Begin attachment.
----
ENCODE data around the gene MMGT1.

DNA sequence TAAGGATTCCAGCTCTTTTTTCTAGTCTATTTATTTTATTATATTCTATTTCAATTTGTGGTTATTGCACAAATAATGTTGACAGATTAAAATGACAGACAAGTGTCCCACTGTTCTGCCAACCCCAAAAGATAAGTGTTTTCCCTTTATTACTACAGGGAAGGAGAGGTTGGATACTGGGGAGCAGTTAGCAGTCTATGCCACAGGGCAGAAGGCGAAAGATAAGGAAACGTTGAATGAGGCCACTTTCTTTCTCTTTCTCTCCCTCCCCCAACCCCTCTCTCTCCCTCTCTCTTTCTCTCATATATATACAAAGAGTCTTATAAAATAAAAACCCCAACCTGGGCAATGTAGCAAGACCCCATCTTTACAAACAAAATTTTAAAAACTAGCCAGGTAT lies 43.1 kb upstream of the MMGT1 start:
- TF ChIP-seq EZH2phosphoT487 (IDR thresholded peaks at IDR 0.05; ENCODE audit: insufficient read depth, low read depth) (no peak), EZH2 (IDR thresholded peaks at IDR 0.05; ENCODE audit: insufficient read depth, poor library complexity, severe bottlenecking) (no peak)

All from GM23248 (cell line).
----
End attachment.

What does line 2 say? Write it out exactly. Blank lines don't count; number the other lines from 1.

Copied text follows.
DNA sequence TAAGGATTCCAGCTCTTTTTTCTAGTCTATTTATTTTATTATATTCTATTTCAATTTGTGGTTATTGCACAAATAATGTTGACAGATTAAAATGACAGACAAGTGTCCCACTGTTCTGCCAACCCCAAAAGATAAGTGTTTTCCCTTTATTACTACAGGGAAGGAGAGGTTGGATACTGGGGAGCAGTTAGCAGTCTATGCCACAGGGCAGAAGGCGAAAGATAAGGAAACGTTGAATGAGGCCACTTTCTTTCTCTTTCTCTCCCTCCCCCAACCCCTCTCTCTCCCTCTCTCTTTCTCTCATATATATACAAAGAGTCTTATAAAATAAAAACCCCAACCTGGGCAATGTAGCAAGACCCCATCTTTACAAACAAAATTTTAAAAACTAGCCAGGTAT lies 43.1 kb upstream of the MMGT1 start: